2) KJ McDaniels: Clemson was set to win three in a row, a feat the Tigers hadn’t accomplished since mid-January, but somehow dropped a contest to a struggling Wake Forest team. McDaniels, Clemson’s top offensive threat, could not find any semblance of offensive rhythm, and scored ten points on eleven attempts.

3) Wesley Iwundu: The freshman wing had a solid game — 12 points — and Kansas State won a game they needed to take to keep up with the rest of the Big 12, but Iwundu cracked this list for his Andrew Bogut-like performance from the free throw line, pretending to high-five invisible teammates after a made freebie.

Report: Wichita State approaches Mountain West

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A year ago, Wichita State president John Bardo called for the school to study the feasibility of bringing football back to the athletic program.

Apparently the Shockers administration has even grander designs.

Wichita State has approached the Mountain West Conference about membership, according to a report from CBSSports.com.

The Missouri Valley Conference, which has been the Shockers’ home since 1946, is aware of Wichita State’s interest in switching conference affiliation, the report states. The Mountain West would makes sense for the Shockers as the conference currently has an odd-number hoops membership of 11 and would provide them with higher-profile opponents than the Valley. Just twice in conference history has the MWC been a one-bid NCAA tournament team, with last year being the first since 2001 for it to occur. The Shockers are also reportedly eyeing other leagues, like the AAC and Conference USA.

MWC commissioner Craig Thompson told CBS Sports that if Wichita State were to leave the Valley, “it ain’t going to be to us.”

Wichita State, which dropped football in 1986, has seen its basketball profile skyrocket in recent years under Gregg Marshall, who led the Shockers to a Final Four and a 35-0 start to the season in back-to-back years before reaching the Sweet 16 in 2015 and the Round of 32 last year. Marshall now makes more than $3 million per season.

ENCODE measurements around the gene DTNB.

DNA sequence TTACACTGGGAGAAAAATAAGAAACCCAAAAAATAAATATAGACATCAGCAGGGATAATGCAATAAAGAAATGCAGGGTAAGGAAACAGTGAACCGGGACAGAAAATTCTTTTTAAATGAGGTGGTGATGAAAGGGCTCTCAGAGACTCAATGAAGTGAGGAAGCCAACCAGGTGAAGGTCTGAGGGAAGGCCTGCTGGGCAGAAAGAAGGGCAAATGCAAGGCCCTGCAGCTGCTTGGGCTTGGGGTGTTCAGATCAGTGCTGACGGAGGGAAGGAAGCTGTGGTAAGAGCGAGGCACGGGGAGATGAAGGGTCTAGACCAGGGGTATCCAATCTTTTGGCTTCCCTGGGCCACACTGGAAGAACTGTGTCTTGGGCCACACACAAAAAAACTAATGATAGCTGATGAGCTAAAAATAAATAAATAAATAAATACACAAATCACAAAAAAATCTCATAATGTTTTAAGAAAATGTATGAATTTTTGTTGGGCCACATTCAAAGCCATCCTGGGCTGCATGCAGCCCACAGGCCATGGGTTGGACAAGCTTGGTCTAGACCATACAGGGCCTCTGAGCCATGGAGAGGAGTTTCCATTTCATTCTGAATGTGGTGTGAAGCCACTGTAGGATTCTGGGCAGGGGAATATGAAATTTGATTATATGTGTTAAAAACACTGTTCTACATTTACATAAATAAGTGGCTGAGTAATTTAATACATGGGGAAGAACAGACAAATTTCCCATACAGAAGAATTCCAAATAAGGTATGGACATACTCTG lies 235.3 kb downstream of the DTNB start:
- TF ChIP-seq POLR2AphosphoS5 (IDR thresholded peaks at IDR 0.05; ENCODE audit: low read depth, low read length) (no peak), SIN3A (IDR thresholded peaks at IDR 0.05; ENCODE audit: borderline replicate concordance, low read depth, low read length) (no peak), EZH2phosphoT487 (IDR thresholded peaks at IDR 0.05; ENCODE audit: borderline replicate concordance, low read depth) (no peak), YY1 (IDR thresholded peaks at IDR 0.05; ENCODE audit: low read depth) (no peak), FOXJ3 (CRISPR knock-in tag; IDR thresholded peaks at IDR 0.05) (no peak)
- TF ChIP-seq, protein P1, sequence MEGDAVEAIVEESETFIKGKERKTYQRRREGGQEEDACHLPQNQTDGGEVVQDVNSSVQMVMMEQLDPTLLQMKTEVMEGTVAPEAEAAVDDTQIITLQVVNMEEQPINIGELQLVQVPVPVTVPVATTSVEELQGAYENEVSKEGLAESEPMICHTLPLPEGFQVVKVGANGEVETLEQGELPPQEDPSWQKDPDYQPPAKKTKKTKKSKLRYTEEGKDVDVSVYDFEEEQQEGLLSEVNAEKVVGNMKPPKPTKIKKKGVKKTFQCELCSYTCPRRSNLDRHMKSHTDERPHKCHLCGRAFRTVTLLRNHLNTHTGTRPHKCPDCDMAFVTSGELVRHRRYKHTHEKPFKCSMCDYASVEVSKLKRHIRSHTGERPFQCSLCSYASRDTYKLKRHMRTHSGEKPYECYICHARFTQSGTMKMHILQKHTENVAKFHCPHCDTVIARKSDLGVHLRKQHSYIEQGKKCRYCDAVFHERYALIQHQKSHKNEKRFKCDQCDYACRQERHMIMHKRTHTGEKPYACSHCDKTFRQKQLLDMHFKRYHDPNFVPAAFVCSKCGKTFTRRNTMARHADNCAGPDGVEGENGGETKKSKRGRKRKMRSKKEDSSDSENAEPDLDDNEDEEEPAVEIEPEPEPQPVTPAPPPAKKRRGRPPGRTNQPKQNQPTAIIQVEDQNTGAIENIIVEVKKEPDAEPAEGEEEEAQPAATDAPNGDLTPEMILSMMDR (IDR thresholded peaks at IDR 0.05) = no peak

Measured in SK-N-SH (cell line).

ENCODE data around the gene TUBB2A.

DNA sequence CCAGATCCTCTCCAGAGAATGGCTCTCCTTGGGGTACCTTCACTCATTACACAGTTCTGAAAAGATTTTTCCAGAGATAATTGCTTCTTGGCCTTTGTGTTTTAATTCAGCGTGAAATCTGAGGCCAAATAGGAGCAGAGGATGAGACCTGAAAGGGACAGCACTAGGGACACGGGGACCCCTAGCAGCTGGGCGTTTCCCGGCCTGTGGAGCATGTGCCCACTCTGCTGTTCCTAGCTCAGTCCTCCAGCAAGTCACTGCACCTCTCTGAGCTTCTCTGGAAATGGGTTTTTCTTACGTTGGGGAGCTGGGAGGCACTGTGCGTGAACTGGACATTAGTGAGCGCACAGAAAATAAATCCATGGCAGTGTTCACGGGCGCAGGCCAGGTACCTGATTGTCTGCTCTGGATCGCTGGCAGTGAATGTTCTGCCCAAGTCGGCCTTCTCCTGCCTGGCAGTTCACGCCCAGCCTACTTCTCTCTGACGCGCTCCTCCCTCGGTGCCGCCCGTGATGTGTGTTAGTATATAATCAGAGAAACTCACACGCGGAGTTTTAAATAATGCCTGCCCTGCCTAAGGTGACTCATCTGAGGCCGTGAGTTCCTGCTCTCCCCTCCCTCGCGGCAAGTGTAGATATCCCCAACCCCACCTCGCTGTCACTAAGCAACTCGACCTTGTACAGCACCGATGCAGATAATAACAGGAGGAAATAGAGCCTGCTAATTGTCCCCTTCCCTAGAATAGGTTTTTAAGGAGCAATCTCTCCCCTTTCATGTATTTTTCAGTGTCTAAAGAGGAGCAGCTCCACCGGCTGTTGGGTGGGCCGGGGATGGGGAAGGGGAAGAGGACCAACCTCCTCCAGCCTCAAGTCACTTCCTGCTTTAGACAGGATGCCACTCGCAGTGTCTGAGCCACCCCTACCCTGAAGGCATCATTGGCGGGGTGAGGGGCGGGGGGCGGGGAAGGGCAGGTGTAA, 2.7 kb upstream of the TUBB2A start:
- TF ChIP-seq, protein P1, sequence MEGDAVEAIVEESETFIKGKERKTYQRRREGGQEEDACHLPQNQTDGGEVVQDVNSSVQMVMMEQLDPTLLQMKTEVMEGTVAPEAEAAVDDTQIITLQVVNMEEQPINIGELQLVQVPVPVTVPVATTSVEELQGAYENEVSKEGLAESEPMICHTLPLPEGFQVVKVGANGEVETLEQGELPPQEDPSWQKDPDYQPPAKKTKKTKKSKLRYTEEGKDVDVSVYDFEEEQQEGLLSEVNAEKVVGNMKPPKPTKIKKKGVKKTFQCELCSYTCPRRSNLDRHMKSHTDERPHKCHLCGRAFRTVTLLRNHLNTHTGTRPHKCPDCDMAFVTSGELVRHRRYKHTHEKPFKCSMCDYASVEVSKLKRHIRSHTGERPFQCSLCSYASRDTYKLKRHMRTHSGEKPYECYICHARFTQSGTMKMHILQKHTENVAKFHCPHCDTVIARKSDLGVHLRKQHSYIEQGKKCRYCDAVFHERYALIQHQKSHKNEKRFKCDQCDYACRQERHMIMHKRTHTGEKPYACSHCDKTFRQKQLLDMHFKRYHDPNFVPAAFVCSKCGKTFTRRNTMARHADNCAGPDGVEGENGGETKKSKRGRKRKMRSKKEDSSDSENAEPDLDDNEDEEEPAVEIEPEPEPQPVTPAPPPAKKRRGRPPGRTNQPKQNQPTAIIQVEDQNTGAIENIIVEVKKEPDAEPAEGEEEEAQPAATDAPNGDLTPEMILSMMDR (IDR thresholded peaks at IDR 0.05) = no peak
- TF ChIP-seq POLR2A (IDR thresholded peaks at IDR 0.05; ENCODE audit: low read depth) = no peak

Losing Wichita State would be a considerable blow to the Valley, which already lost perennial power Creighton to the Big East in the last round of realignment. Loyola Chicago, formerly of the Horizon League, filled the Bluejays’ spot.

Michigan’s Chatman transferring

Michigan  guard/forward Kameron Chatman (3) passes against Northwestern during the first half of an NCAA college basketball game on Tuesday, March 3, 2015, in Evanston, Ill. (AP Photo/Matt Marton)
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Kameron Chatman is leaving the Michigan program after two seasons, the school announced Tuesday.

The 6-foot-8 forward will transfer following a sophomore season in which his minutes were halved from his freshman campaign.

“I am incredibly grateful for my two years at Michigan,” Chatman said in a statement released by Michigan. “I would like to thank coach (John) Beilein and his entire staff for taking a chance on a small town kid out of Portland. I know my experience has inspired others as I will take all of my lessons learned to continue my pursuit of becoming the best man and player I can.”

Chatman is now the fourth Wolverine to transfer this spring, as Spike Albrecht (Purdue), Aubrey Dawkins (Central Florida) and Ricky Doyle have already departed. The Wolverines, who still have not announced replacements for assistant coaches LaVall Jordan (Milwaukee) and Bacari Alexander (Detroit), have been active in graduate transfer market as they look to rebuild much of their depth on the perimeter.

Chatman, who was a top-50 recruit out of high school, averaged 3.2 points and 2.0 rebounds per game for Michigan. He made 15 starts as a freshman, but only two as a sophomore.

Gilmore leaving VCU